Abstract: Looking at the character Aslan through Edmund Burke’s conception of the sublime, this paper examines the difference between C. S. Lewis’s character from The Lion, the Witch, and the Wardrobe and the version of Aslan we see in the recent film adaptation by Andrew Adamson. Through Burke’s theory of the sublime, we can see that the terror, which produces awe in the novel, is missing from the film version due to an altering of Lewis’s text, and a poor representation of Aslan in visual form.

Biography: Alan Noble is currently a graduate student of English at California State University, Bakersfield, where he graduated with a Bachelor’s degree in English in 2004. Alan presented a paper on Samuel Taylor Coleridge’s “Christabel” in 2005 at the International Conference on Romanticism and is preparing his thesis on Cormac McCarthy’s Blood Meridian this year. While he plans on pursuing a doctorate degree in Modern American Literature, Alan’s interests are wide and include apologetics, Christian aesthetics, creative writing, Hip-Hop, the sublime, Science Fiction, and Latin.

1:55-3:30 p.m.: Session Three: Lewis and Intertextuality
Moderator: Craig Svonkin, UC Riverside

1. “Fairy-Tale Protagonists in Other Worlds: The Under-Hero of George McDonald’s Fairy Land”
Rebecca Ritter, Independent Scholar

Abstract: C. S. Lewis considered George MacDonald his “master,” and an analysis of MacDonald’s fairy-tale novels Phantastes and Lilith exposes characteristics central to the fantasy fiction of both writers: alternate worlds that act morally and redemptively on their protagonist-heroes. MacDonald’s “under-heroes,” demonstrating inner weakness of a moral nature, reflect the underpinnings of MacDonald’s and Lewis’s fiction, and also suggest diverging trends in the development of twentieth-century fantasy, indicating significant distinctions between Lewis’s and MacDonald’s fantasy and that of other fantasists whose heroes display Übermensch-like capability and morality.

Biography: Rebecca Ritter holds an M.A. in English Language and Literature (2003) from the University of Georgia, where her chief area of study was C.S. Lewis’s developing position on the written word and the efficacy of language in communicating intended meaning, particularly as worked out in his novels Perelandra and Till We Have Faces. She currently lives in the Blue Ridge Mountains of Asheville, North Carolina, where she works as a freelance copywriter and editor and continues her own research and writing.

2. “The Rime of the Youthful Mariner”
Winona Howe, La Sierra University

Abstract: At first glance, there seems to be little similarity between “The Rime of the Ancient Mariner” and The Voyage of the Dawn Treader. A voyage may be the central motif of both narratives, but Lewis features a group of fresh-faced children on a mission that is a hazardous attempt to locate and, perhaps, rescue the seven missing lords of Narnia, a journey set in the context of an adventurous and daring tale of exploration. Coleridge, on the other hand, presents the glittering-eyed individual who seizes a hapless wedding guest in order to force his autobiographical tale (of a doomed voyage and a thoughtless sailor who shoots an albatross) on this unsettled and unwilling audience. As each ship sails into an uncharted ocean, however, connections become apparent that cause each text to be illuminated by the other.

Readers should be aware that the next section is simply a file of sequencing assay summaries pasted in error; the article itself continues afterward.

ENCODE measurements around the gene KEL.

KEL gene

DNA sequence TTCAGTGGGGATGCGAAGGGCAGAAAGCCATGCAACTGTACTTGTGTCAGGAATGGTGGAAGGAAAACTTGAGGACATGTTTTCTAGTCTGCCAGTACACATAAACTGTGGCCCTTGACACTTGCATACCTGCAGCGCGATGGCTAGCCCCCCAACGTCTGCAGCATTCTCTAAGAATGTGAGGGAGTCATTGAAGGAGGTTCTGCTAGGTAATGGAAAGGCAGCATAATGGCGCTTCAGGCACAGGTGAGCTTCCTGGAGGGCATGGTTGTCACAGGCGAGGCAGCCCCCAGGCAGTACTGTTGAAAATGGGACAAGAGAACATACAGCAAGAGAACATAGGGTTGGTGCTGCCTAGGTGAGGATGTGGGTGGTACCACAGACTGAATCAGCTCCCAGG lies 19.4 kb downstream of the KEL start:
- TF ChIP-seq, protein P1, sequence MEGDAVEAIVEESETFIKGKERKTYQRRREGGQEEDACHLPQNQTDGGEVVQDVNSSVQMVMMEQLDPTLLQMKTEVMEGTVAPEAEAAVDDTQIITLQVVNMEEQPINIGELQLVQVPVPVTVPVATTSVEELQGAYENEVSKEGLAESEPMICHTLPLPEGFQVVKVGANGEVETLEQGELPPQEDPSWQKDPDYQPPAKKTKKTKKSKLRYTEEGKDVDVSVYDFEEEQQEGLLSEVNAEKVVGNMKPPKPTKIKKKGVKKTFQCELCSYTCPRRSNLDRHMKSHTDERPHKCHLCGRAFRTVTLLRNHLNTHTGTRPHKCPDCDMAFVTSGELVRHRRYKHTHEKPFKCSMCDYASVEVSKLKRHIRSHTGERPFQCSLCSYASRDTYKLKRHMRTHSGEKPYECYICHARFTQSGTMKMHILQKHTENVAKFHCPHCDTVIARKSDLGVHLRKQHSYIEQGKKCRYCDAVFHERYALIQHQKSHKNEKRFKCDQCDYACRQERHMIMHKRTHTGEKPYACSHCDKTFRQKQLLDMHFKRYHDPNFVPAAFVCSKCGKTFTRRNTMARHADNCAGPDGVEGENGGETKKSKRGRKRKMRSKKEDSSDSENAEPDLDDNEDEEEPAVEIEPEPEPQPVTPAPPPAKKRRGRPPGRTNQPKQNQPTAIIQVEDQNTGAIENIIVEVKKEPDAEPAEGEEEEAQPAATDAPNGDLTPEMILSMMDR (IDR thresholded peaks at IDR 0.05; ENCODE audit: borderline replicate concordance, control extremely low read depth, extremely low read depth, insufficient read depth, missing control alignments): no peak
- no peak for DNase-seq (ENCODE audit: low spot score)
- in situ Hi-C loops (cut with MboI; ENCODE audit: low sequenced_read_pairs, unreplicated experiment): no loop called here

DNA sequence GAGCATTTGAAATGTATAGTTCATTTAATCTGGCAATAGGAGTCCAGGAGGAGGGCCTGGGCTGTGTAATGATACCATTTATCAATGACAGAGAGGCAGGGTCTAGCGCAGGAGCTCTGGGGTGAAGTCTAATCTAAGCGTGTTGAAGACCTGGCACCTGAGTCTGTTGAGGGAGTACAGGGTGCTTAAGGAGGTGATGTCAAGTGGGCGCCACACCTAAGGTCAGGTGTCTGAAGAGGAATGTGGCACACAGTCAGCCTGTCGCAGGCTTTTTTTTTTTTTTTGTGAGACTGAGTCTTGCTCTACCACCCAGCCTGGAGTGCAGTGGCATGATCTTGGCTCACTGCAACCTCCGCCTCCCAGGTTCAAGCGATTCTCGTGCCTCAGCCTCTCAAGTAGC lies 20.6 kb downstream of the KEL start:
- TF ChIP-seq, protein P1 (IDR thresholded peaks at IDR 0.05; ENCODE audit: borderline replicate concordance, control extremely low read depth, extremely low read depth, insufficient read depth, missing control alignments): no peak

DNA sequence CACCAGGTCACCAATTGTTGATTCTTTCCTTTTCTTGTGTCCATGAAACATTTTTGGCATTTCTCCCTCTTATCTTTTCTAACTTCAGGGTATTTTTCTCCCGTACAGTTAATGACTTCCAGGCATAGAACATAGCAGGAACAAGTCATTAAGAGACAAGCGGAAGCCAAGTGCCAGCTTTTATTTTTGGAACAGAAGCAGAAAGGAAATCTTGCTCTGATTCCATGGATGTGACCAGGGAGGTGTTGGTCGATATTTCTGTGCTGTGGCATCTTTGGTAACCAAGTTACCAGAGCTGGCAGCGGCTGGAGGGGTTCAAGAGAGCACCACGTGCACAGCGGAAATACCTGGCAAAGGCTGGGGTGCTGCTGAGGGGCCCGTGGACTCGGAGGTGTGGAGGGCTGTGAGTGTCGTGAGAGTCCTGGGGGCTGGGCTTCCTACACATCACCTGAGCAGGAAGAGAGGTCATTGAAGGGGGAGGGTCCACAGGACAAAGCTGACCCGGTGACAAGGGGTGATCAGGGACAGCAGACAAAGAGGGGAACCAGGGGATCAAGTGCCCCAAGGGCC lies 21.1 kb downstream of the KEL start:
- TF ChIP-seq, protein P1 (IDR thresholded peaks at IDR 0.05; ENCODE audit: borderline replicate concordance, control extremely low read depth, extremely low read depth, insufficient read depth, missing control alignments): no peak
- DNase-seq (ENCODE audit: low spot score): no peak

Biography: Winona Howe is professor of English at La Sierra University, where she teaches classes in Victorian, children’s and young adult literature. She received her B.A. from Pacific Union College, her M.A. from Loma Linda University, and her Ph.D. from University of California, Riverside. She has published articles on Charles Dickens and Wilkie Collins, folk tales, westerns, and the Australian author, Arthur Upfield.

3. “The Ordinary and the Fantastic: Everyday Life within a Folklore Structure”
Anne Sullivan, University of California, Riverside

Abstract: C. S. Lewis and J. K. Rowling both incorporate aspects of everyday life within a folklore structure, as we see when characters enter a magical world through a wardrobe or travel to a wizarding school by train. I will explore why the relationship between the familiar and the fantastic is so compelling in both The Chronicles of Narnia and Harry Potter.

Biography: Anne Sullivan, a second year English major and Creative Writing minor at UC Riverside, was first introduced to C. S. Lewis when her second grade class read The Lion, the Witch and the Wardrobe. Though she grew up watching the BBC versions of The Chronicles of Narnia, she absolutely loves the new film by Andrew Adamson. C. S. Lewis was very influential in founding her own passion for folklore, mythology, and story telling, and sparked her interest in other fantasy works that deal with folkloric/mythological elements.

4. “Gender Attitudes in Philip Pullman’s His Dark Materials Trilogy and C. S. Lewis’s Chronicles of Narnia”
Nicole Lyons, California State University, Northridge